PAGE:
We all eat to live, but sound food policy can help restore tribal culture and improve the health of its members. This premise underlies the “food sovereignty” movement that has been sweeping through American Indian and Native Hawaiian communities for the past few years.
These tribal efforts aim to restore a healthy diet to combat diseases such as obesity and diabetes, but they also fight generations of assaults on the health of tribal existence. According to the 2015-2016 First Nations Development Institute food sovereignty report, “local food-system control is foundational to reversing years of colonization aimed at the disintegration of cultural and traditional belief systems and dismantling of Native social and economic systems. If Native communities control local food systems, food can become a driver for cultural revitalization, improving community health and economic development.”
Community-based organizations are waging this fight through local and regional food networks. The First Nations Development Institute and the Wallace Center at Winrock International are supporting a number of tribal initiatives. First Nations has a longtime programming and grantmaking effort called the Native Agriculture and Food Systems Initiative, or NAFSI, underway since 2002.
Here are some prime examples of community projects.
The Quapaw Tribe of Oklahoma
Most of the lands of the 5,000-member Quapaw Tribe sit on the Tar Creek Superfund site, former home to lead and zinc mining. The chat piles left behind have contaminated groundwater, pond, river and soil, causing many health problems for local residents. The tribe has used a clean-up grant from the Environmental Protection Agency to form the Quapaw Services Authority (QSA), a tribal authority to oversee site restoration. It is mending the soil, fixing the property for drainage and creating ponds to turn it into something more useful, according to a recent interview with Business Committee Chairman John Berrey. While the federal government frowns upon re-inhabiting some areas, it does allow agriculture. Of the 5,000 acres managed by the tribe, 2,000 acres are cropland. Bison and cattle herds graze on the remainder.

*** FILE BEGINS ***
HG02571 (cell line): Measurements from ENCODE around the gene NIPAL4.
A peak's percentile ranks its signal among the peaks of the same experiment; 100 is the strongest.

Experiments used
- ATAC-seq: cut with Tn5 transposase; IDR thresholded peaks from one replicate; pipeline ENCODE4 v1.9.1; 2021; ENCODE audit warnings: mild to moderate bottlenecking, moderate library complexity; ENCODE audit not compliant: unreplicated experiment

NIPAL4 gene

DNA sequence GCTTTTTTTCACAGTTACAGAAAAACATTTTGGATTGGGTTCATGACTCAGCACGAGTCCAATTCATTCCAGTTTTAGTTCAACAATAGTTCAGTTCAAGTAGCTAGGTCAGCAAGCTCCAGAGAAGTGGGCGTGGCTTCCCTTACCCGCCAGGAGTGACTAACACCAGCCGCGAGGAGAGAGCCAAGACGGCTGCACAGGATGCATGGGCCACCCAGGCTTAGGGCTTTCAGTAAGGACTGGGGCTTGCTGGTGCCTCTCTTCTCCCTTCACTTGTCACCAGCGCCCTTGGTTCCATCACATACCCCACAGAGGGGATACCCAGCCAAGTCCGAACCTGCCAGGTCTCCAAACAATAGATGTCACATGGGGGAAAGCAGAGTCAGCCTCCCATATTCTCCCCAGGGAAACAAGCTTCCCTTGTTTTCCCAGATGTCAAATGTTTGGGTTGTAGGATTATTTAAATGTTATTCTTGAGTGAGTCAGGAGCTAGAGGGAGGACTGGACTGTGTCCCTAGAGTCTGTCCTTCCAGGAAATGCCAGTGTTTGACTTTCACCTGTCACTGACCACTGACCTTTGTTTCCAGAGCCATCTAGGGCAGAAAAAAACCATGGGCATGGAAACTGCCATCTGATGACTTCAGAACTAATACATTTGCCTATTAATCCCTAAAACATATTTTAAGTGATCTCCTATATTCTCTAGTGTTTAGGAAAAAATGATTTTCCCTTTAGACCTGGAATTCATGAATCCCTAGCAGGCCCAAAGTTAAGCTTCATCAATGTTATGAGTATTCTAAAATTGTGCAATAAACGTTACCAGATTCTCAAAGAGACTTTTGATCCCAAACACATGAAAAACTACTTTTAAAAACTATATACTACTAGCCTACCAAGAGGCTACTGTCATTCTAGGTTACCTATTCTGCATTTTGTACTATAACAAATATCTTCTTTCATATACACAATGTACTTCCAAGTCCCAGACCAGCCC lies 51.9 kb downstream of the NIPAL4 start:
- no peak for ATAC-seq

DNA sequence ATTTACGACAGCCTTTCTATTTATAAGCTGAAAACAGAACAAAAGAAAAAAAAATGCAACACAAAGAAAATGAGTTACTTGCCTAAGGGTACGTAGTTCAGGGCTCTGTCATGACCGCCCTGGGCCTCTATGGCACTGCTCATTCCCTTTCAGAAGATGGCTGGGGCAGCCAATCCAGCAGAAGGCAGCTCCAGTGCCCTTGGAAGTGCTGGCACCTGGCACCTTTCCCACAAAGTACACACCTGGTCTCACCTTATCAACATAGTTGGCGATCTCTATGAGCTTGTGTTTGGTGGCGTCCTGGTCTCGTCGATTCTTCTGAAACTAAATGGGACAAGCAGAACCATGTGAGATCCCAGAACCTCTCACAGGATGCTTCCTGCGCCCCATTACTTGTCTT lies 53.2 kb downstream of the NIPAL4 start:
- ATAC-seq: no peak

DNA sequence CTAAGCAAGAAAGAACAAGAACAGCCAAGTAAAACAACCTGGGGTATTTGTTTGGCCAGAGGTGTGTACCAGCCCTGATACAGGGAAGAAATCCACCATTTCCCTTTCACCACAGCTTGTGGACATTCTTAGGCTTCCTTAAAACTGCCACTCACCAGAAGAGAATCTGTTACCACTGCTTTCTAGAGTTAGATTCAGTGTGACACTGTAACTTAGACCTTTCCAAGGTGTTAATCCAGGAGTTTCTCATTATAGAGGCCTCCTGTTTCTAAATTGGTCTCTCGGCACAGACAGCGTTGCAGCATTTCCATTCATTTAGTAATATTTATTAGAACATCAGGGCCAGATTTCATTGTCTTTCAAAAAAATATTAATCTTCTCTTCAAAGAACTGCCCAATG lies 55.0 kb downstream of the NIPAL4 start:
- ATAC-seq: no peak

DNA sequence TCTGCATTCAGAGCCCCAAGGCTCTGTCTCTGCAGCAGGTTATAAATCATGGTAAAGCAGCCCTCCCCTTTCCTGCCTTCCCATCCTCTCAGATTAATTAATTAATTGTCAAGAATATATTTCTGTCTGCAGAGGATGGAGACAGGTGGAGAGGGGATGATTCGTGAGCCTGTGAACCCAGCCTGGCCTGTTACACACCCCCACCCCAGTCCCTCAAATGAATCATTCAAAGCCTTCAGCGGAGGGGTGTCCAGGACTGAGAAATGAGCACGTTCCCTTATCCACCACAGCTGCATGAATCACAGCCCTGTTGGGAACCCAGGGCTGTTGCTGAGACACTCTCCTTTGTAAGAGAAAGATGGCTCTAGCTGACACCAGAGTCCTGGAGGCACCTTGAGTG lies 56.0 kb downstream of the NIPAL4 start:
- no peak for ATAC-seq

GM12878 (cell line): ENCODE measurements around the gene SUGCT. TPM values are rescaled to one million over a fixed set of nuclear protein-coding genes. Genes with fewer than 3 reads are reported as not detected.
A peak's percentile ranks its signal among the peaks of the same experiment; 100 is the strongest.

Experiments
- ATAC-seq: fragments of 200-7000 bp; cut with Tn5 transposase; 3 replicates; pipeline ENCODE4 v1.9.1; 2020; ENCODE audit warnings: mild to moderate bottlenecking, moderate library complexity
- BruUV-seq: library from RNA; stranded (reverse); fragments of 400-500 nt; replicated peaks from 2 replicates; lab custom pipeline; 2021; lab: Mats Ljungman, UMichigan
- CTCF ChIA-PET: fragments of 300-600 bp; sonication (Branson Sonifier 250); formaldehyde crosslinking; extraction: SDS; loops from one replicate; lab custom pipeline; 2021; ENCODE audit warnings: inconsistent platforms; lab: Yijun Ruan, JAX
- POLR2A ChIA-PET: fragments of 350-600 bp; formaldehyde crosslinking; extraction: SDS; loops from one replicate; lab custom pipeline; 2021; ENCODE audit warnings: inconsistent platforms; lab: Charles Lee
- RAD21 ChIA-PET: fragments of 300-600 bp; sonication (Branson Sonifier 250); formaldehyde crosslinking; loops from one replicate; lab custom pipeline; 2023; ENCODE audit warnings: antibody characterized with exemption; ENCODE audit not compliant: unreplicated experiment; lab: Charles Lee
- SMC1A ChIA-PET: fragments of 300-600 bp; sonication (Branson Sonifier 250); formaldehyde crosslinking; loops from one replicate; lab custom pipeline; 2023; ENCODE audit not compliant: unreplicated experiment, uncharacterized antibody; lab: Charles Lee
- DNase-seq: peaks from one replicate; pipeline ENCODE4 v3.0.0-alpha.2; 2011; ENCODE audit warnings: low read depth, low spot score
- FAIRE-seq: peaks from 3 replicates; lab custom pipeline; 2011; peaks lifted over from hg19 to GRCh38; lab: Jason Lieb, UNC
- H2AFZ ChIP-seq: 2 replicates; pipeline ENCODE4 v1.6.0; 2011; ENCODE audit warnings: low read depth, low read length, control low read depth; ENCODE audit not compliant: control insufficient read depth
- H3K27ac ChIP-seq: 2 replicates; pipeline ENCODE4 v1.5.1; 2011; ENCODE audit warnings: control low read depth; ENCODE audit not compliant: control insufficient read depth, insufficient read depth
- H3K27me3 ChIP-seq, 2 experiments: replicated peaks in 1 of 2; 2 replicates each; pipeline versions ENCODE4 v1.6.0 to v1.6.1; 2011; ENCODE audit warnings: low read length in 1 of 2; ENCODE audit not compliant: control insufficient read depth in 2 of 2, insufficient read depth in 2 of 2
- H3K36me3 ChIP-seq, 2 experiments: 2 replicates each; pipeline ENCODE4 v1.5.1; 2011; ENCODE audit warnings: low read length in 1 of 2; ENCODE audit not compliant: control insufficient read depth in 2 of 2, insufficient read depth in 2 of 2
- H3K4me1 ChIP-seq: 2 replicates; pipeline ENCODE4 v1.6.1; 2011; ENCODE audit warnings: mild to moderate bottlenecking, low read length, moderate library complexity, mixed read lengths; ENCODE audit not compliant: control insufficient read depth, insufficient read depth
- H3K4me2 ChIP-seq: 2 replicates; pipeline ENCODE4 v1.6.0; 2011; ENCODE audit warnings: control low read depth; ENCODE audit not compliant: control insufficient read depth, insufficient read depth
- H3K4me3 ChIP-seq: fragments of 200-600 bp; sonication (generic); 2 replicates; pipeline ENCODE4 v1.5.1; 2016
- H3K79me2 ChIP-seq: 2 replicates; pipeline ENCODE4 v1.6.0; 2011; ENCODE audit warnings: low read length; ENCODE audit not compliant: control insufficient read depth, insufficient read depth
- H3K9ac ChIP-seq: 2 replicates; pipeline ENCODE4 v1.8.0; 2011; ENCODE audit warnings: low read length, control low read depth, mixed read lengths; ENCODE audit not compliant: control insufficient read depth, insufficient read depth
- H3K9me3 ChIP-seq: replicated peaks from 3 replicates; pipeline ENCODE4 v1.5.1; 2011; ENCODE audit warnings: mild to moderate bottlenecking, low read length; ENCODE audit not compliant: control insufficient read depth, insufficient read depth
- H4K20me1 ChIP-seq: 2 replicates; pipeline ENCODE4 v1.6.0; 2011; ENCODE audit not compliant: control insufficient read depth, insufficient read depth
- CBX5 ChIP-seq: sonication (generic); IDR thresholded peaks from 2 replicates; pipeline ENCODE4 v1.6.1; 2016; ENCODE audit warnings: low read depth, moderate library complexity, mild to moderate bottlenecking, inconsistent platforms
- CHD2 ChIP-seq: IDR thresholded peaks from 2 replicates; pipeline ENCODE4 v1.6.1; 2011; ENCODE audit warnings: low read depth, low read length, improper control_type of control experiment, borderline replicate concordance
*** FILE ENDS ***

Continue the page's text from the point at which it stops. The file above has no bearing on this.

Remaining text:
With the formation of QSA, the tribe has expanded its businesses from construction and hospitality to ranching beef and bison, operating five greenhouses and a coffee roasting plant and recently building a multimillion-dollar USDA inspected bison and beef processing plant. The tribe uses these locally raised and processed beef and bison meat products to supply its casino and hotel restaurants as well as convenience stores. The greenhouses operate year-round and produce the ornamentals or decorative plants used for the casinos and hotels. The bulk of their vegetables (cucumbers, tomatoes and microgreens), herbs and spices go to their restaurants. Greenhouse manager Gilbert Johnston said they also keep 70 beehives for honey production, with plans to expand to 100.
According to Quapaw tribal member Mitch Albright, the tribe donates about 20,000 pounds of meat per year to the local schools, elder and daycare centers to provide the protein that these facilities are unable to. Since the premium cuts of meat go to the restaurants, the tribe sometimes has a hard time selling the middle meat, and has begun to process the excess into beef sticks and beef jerky sold in its convenience stores.
The Quapaw Tribe recently purchased a commercial coffee roaster to begin providing coffee products for the casinos, Quapaw tribal offices and the Quapaw Cattle Company. Roasting and blend development by Alberto Baez, barista, has created many different blends that can be customized for individual clients. Baez states that they use 100 percent Arabica beans from a number of sources and strive to source from Indigenous groups. Quapaw Tribe offers tours of their facilities Monday to Friday, 7 a.m. to 4 p.m. To schedule a tour, please contact Mitch Albright at firstname.lastname@example.org.
The Oneida Nation in Wisconsin
Preservation of their white heirloom corn is a major goal of the Oneida Nation in Wisconsin. This tribe has more than 17,000 members, of whom around 3,100 live on or near the reservation in northeast Wisconsin west of Green Bay. In addition to beef and bison ranching, they manage an apple orchard, cornfields, two hotels and casinos, an LPGA golf course and country club, and the Oneida Market and One Stop. The latter is a combination gas station/convenience store where the tribe sells locally grown produce and meat products.